25 Unbelievable Cloud Formations

Posted by on August 9, 2012

Unless you are an avid cloud watcher you may have never even give a second thought to the various shapes and patterns clouds are forming high above your head. While you’ve no doubt seen some of these before there is a good chance others will be completely new. In fact, some are so rare that you will probably never see them apart from lists such as this one. These are 25 unbelievable cloud formations.

Roll Cloud

Roll CloudOften associated with thunderstorms or cold fronts, these clouds are usually low and tube shaped.

Shelf Clouds

Shelf CloudsAlso associated with cold fronts and thunderstorms, shelf clouds differ from roll clouds in that they are usually attached to the parent cloud directly above.

Cirrus Kelvin-Helmholtz

Cirrus Kelvin-HelmholtzThese slim, horizontal spirals tend to dissipate quickly after their initial formation making observation difficult.

Mammatus Clouds

 Mammatus CloudsThese rare pouch-like clouds usually form after the thunderstorm has passed. Contrary to common knowledge they do not indicate an imminent tornado (although they do look ominous).

Nacreous Clouds

Nacreous CloudsSometimes referred to as “mother of pearl” clouds, these can be found at altitudes of up to 20 miles. Usually seen in polar regions near the poles they are known for their iridescent colors.

Pileus Clouds

Pileus (scarf/cap) cloudsAlso known as scarf or cap clouds, these high flying clouds generally hover over the top of larger cumulonimbus clouds.

Actinoform Clouds

Actinoform CloudsHard to see with the naked eye, this formation is best observed from space. In satellite images they have a distinct leaf or wheel like pattern that sets them apart from the background.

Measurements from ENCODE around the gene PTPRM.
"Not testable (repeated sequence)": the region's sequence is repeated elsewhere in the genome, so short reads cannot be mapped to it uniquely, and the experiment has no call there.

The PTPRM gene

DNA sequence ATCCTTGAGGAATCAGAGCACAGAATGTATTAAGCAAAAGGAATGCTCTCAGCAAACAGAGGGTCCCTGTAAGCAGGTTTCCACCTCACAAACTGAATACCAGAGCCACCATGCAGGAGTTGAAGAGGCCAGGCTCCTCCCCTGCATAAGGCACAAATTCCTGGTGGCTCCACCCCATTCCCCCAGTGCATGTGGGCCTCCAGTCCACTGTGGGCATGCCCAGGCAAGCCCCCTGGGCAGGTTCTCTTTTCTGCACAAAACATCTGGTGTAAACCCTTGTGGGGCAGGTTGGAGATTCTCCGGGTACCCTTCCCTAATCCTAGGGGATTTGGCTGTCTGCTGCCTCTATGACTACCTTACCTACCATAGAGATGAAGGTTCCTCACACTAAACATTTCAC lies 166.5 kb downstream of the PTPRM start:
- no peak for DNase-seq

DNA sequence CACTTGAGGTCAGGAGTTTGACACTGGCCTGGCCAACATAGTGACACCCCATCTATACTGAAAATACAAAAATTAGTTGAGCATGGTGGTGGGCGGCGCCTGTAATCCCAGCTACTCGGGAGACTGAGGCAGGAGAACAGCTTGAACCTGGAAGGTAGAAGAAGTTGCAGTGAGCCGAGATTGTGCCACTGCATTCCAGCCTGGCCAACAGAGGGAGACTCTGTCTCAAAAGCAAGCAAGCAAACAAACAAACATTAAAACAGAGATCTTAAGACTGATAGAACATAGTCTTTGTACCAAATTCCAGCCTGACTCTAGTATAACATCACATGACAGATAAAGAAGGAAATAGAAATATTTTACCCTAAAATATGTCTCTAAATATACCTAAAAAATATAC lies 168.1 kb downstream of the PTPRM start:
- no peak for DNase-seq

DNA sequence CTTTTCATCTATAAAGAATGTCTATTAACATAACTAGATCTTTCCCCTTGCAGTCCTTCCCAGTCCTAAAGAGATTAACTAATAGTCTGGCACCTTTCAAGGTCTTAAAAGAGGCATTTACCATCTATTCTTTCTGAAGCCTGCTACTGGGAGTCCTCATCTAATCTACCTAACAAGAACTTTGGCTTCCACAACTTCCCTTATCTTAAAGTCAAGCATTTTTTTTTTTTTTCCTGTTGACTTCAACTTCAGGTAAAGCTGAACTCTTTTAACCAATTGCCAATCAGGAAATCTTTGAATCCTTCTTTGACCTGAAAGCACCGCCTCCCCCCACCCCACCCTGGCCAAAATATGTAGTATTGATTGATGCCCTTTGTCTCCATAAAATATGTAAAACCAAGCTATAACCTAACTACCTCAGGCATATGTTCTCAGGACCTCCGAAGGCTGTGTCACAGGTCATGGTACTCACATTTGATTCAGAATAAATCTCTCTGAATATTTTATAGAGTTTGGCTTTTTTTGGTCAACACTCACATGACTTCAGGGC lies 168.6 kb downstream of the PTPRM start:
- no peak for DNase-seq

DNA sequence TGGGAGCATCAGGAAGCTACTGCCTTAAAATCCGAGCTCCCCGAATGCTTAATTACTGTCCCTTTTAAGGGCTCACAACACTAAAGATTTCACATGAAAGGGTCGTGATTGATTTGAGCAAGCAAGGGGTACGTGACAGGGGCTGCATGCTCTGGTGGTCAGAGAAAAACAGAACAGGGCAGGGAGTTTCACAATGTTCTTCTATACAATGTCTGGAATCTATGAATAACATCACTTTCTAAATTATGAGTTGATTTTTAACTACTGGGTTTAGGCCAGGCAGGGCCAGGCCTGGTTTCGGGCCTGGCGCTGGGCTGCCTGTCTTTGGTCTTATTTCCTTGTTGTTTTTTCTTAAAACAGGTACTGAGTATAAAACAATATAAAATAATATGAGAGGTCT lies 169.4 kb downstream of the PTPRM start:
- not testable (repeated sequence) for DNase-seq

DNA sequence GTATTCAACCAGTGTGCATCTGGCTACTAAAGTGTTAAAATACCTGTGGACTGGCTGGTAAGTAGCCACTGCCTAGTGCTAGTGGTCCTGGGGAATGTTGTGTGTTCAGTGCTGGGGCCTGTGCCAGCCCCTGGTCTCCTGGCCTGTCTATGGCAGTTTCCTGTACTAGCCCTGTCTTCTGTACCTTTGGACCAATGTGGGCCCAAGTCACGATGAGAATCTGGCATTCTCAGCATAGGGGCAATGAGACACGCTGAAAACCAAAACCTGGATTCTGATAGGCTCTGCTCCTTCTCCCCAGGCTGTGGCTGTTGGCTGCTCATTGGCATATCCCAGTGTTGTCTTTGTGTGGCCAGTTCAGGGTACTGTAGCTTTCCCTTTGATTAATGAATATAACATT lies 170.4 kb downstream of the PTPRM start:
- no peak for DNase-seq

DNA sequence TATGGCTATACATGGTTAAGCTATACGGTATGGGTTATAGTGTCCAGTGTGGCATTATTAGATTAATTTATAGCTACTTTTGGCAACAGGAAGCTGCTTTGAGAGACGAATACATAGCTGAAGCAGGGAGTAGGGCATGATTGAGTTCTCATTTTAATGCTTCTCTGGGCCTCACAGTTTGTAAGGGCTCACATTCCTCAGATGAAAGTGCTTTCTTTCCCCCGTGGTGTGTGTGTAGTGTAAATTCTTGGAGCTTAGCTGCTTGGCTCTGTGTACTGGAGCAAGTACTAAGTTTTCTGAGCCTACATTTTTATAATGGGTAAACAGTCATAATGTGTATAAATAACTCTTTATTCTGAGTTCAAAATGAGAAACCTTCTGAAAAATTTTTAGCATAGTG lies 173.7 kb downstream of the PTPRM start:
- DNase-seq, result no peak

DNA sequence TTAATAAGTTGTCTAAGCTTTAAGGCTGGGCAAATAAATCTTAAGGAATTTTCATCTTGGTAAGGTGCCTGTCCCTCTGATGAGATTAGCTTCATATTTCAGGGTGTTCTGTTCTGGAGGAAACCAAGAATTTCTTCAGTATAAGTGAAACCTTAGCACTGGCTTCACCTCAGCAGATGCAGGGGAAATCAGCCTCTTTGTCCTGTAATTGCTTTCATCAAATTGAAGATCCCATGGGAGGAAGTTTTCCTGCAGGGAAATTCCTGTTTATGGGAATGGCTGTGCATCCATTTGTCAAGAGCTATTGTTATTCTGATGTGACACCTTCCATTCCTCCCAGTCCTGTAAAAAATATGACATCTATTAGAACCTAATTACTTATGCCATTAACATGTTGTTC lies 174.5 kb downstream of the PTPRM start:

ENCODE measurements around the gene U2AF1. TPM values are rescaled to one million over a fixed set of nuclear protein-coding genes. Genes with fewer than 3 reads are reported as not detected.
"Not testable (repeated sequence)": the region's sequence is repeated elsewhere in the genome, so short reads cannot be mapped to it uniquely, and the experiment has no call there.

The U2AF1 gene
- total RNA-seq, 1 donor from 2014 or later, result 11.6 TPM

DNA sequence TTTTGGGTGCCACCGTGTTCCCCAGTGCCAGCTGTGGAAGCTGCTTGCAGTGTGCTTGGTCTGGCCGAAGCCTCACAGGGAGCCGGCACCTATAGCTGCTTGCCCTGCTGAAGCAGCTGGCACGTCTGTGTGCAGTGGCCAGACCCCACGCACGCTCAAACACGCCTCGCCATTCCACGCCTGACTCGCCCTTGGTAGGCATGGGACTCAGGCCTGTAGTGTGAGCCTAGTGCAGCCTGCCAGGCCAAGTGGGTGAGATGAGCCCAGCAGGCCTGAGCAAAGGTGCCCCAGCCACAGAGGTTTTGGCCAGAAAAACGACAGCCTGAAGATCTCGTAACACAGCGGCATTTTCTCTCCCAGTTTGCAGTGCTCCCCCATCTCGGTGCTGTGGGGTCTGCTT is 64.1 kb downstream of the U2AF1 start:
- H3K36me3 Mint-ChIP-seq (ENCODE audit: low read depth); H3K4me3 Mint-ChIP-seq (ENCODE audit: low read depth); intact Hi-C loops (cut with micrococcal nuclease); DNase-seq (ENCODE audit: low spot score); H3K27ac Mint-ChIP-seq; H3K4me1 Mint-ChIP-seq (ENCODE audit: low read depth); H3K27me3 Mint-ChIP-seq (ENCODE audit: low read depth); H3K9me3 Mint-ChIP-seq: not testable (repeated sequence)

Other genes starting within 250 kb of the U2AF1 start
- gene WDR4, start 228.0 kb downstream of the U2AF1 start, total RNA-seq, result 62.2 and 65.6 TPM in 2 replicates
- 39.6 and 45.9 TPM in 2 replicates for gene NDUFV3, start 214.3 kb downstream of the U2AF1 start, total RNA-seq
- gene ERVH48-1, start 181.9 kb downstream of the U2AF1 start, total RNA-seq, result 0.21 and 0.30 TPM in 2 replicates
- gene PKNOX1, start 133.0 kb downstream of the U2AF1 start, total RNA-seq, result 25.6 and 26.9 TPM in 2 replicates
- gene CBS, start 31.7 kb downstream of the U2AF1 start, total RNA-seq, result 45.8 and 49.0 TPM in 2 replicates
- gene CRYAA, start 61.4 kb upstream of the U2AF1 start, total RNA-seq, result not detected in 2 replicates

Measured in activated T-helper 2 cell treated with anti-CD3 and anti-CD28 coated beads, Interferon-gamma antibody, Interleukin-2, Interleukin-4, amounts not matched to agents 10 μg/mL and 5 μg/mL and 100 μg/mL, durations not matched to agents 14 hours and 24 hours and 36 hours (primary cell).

Wave Clouds

Wave CloudsThese clouds are usually formed by waves of air that flow over a raised land feature such as a mountain range.

Pyrocumulus Cloud

Pyrocumulus cloudSometimes called fire clouds these dense cumuliform clouds are associated with fires or volcanic activity.

Undulatus Asperatus

Undulatus asperatusProposed to be a separate cloud formation in 2009, if it is accepted International Cloud Atlas of the World Meteorological Organization then it will be the first addition since 1951.

Cumulus Arcus

Cumulus arcusAlthough both rolling and shelf clouds fall into this category, there are several others less famous types as well.

Cumulonimbus Capillatus

Cumulonimbus capillatusThis umbrellas category includes any towering vertical cloud with a high cirriform top

Cirrus spissatus

Cirrus spissatus The highest of the primary cloud genera, this cirrus variety is formed out of fine wisps of ice crystals.


ContrailsAlthough they are not naturally occurring cloud formations, these vapor trails are technically a type of cirrus cloud known as cirrus aviaticus

Morning Glory Clouds

Morning Glory CloudsThis rare phenomenon is hard to observe due to its unpredictable nature. In fact, the only place where it occurs consistently is northern Australia.
Syed Balkhi


Syed is a co-founder of List25 and a very successful blogger. He is most famously known for his blog WPBeginner that covers WordPress tutorials, beginners guides on topics like installing WordPress, choosing WordPress hosting, and more.

  • Show your Love For List25

    Join over 410,000 people in our community

  • Savitri Simpson

    Nice website, thank you. I have a photo of a very interesting cloud formation similar to your number 23. Do you want to see it? How can I find out how this formation happens. It was so amazing to see it.

  • Jack Desmond

    If you look very close on the bottom of the cloud on number 12, there’s a falling airplane!!!!!